November 11, 2009

Why the Senate Still Matters

I've mentioned recently that I thought the Congress would be the harder chamber to get a health care bill through: the Senate is less encumbered by nuisance of elections. But others have rightly pointed out that a super majority while numerically feasible is hard to do once, let alone the two times that it will be required. True. But my main point I think, is still valid, at least to a certain extent.

Okay maybe I was wrong on this one.  Maybe I was blinded by a sense of frustration with Congress.

Right or wrong however, where the Senate matters most is its ability to stall or slow things considerably.  Even Harry Reid seems to be inadvertantly on side with this, talking about starting after the recess, or maybe next week.  Then there's Senator Lieberman who isn't onside with stopping a filibuster.  But Olympia Snowe might still side with Democrats, since she seems to be about as dependable to the GOP as a broken watch; right twice a day.  Actually in her case she sides with the right about twice a year.

But even if the Senate manages to produce it's own version - remember the House bill has been all but declared dead on arrival in the Senate - from the various versions the Senate has floating around, there's another matter to deal with still.

Reconciliation of the two versions of the bill.  That will take some time too.  And Time Is On Our Side if this thing continues to play out.  The various versions of the bill all can be picked apart and shown for what they really are - bloated, tax filled, freedom-killing, Constitutionally unsound manfiesto-driven slag heaps of bad ideas.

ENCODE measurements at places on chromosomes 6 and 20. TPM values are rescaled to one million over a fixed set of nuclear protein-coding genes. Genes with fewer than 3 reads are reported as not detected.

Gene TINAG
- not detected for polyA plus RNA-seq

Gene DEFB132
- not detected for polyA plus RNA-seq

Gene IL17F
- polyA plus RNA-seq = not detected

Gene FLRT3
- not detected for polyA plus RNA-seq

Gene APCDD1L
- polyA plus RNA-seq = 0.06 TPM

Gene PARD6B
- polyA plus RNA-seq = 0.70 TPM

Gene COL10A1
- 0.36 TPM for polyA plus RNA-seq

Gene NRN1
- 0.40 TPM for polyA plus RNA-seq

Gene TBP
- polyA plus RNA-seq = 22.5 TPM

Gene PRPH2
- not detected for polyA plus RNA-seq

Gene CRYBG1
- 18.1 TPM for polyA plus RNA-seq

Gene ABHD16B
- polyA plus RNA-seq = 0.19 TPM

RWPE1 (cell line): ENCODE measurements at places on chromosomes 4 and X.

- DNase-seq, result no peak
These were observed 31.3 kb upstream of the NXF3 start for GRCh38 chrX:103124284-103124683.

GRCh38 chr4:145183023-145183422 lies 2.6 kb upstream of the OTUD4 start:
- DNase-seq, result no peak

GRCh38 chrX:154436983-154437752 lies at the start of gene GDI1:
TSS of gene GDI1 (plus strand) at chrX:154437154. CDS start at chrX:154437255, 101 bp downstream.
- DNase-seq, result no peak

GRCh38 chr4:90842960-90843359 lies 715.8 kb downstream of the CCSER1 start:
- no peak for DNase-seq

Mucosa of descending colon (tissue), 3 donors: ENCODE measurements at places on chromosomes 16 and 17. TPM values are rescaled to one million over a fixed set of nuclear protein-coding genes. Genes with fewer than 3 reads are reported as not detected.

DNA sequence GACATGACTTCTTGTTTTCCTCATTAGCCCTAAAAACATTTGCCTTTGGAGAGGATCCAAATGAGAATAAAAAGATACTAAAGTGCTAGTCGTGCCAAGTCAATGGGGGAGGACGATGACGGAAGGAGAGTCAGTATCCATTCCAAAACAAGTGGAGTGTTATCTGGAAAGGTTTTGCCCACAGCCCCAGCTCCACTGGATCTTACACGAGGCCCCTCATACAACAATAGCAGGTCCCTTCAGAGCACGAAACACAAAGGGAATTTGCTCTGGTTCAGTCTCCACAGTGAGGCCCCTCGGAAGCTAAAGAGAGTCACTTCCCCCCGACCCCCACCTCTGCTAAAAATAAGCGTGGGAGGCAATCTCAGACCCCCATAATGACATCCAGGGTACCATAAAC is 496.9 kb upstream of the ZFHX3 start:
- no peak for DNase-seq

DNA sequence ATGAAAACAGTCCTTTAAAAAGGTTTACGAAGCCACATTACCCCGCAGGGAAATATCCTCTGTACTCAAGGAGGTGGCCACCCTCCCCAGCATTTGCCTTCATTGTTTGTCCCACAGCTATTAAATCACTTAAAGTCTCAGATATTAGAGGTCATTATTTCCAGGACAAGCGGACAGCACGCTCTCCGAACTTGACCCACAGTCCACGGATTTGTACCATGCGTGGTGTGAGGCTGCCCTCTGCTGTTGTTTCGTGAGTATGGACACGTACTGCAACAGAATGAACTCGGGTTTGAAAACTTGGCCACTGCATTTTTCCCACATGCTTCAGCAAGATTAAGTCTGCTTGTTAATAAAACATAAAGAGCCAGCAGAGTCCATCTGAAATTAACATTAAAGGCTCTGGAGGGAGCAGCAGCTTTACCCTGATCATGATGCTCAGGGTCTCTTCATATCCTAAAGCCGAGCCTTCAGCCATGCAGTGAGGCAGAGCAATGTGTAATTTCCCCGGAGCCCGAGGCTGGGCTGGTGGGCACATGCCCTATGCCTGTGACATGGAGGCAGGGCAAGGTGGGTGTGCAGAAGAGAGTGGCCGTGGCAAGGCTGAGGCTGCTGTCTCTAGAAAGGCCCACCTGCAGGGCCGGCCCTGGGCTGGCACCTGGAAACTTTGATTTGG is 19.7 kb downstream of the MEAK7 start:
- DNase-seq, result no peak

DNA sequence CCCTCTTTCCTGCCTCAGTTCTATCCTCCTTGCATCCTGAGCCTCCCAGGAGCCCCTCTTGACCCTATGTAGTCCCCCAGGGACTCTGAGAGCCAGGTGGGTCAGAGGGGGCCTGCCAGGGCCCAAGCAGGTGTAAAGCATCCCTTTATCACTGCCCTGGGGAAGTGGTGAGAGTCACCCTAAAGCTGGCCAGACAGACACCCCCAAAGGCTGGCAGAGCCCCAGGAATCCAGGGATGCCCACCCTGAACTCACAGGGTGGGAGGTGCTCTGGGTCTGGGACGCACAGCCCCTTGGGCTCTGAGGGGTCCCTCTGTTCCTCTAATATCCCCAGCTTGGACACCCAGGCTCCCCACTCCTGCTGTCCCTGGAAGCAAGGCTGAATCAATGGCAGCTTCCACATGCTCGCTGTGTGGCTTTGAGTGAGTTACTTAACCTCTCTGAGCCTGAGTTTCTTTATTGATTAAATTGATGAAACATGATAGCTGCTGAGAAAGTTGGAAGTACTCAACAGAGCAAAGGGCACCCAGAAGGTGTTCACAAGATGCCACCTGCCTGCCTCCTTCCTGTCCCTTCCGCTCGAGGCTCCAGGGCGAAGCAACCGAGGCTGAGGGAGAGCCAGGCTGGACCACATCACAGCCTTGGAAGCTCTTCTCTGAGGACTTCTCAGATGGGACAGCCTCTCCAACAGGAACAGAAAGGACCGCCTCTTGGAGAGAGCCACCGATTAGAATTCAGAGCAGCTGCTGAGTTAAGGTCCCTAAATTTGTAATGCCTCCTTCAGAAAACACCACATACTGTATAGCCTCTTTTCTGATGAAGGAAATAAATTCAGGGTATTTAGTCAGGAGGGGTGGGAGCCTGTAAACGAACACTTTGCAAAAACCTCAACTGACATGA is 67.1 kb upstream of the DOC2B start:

But here's my caveat on that.  Conservatives everywhere are busy combing over the Pelosi version of the health care bill, which to my mind is a pointless exercise.  It seems like there is a Democrat plan afoot to do a health care bill shell game.  If critical eyes can't focus on any version for long enough, and they don't even know what the final version will look like and when it will appear, how can they know that the final version won't be another Saturday night special that has a short window to critically review?  The answer is, they won't and they can't.

That doesn't mean that critical reviews of each and every version aren't important, because the bad taste in America's mouth is real, and the country  needs to be continually reminded of the pitfalls as they come to light.  But when the final version comes up for a vote in both houses - that's when the full throttle resistence to the Democrats' full-steam-ahead aproach has to happen.  It will likely come upon the country as a thief in the night.  So my point is this - be ready to mobilize quickly and effectively and with every effort possible when the time comes.

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